Re: [netconf] ietf crypto types - permanently hidden

tom petch <> Fri, 22 March 2019 16:28 UTC

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From: tom petch <>
To: Balázs Kovács <>, Juergen Schoenwaelder <>
CC: Kent Watsen <>, "" <>
Thread-Topic: [netconf] ietf crypto types - permanently hidden
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Date: Fri, 22 Mar 2019 16:28:15 +0000
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Subject: Re: [netconf] ietf crypto types - permanently hidden
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----- Original Message -----
From: "Balázs Kovács" <>
Sent: Friday, March 22, 2019 12:44 PM


I would really prefer the definition for 'hidden' as 'not accessible via
YANG protocols'. The explanation is that regardless of what method I use
to create/store the private keys, I still might not want the operator to
generate keys outside of the device or configure binary secret strings.


I think that the meaning of the term 'hidden' varies depending on which
part of the I-D you are reading.  The term is absent from the referenced
RFC, 8017 and 5915, which is probably not a coincidence.  Rather, the
terminology of the literature is of a key pair, made up of a public and
private key so the action
generate-hidden-key {
probably means generate-key-pair; but, in other places, the word
'hidden' clearly has different semantics and would probably best be
replaced by something else, such as inaccessible.

Tom Petch

I considered TPM protection for hidden keys is an option or example so
far, which adds limitations or additional complexity for moving keys,
but should not be the only option for hidden keys. The descriptions
mention TPM as example, then the rest of the text should align also to
keep that as example.


-----Original Message-----
From: Juergen Schoenwaelder <>
Sent: Thursday, March 21, 2019 4:29 PM
To: Balázs Kovács <>
Cc:; Kent Watsen <>
Subject: Re: [netconf] ietf crypto types - permanently hidden

I agree, I do not understand the second sentence either. My problem is
that I do not know what a 'real' private key is, are hidden keys
somewhat unreal? Or is "not hidden" = "real"?

The last sentence can probably be fixed; I think the intention was to
say that you can't backup and restore hidden keys by retrieving
configuration and restoring the configuration.

In general, I think we need a definition what a hidden key is. Is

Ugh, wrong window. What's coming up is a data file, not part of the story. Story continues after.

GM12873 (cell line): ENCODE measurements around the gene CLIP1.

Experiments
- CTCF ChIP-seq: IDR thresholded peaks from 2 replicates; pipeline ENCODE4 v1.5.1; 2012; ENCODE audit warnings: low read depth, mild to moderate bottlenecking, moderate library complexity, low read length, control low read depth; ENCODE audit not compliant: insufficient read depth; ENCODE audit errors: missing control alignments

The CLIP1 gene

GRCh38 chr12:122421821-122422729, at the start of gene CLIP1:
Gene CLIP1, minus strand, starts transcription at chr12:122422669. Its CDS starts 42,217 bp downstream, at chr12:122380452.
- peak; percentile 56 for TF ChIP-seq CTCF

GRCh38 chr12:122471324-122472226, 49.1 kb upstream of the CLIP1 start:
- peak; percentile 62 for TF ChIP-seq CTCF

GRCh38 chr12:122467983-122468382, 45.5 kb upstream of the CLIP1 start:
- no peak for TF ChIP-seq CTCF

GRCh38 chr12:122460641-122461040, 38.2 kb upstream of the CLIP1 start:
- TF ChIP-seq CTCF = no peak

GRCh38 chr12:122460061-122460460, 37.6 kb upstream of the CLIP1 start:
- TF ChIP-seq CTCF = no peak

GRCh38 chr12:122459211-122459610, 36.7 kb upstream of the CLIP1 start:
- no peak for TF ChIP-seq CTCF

something not exposed via a YANG interface a hidden key (but it may be a
regular key when using other device access methods)? Or do we require
that a hidden key is generally protected? I assume some people want to
have flexibility here but from the viewpoint of a security administrator
it matters a lot whether 'hidden' means 'generally not accessible' or
only 'not accessible via YANG protocols'.

The description of install-hidden-key seems to indicate a key is already
'hidden' if it only exists in <operational>. Is this really a 'hidden'
key or more an 'ephemeral' key?


On Thu, Mar 21, 2019 at 02:23:27PM +0000, Balázs Kovács wrote:
> Hi,
> The 'generate-hidden-key' action is meant for cases when the key must
be generated in the device and not the operator is configuring it. The
'generate-hidden-key' is said to produce a 'permanently-hidden'
asymmetric key. The description of 'permanently-hidden' is as follows:
>                 "The private key is inaccessible due to being
>                   protected by the system (e.g., a cryptographic
>                   hardware module).  It is not possible to
>                   configure a permanently hidden key, as a real
>                   private key value must be set.  Permanently
>                   hidden keys cannot be archived or backed up.";
> Th second sentence doesn't sound right. I can create a permanently
hidden key any time by calling the 'generate-hidden-key' action, or if
the device or the model allows I could even switch to non-hidden key, I
believe, by providing the binary. So I find the second sentence
irrelevant in this description.
> More importantly, I find the "Permanently hidden keys cannot be
archived or backed up" statement false. Isn't that implementation
specific how archiving is done? If a device puts the hidden keys on some
storage, it may still be possible to back them up. I would prefer to
remove this sentence and leave backup considerations to implementations.
> Could these changes be done?
> Br,
> Balazs

> _______________________________________________
> netconf mailing list

Juergen Schoenwaelder           Jacobs University Bremen gGmbH
Phone: +49 421 200 3587         Campus Ring 1 | 28759 Bremen | Germany
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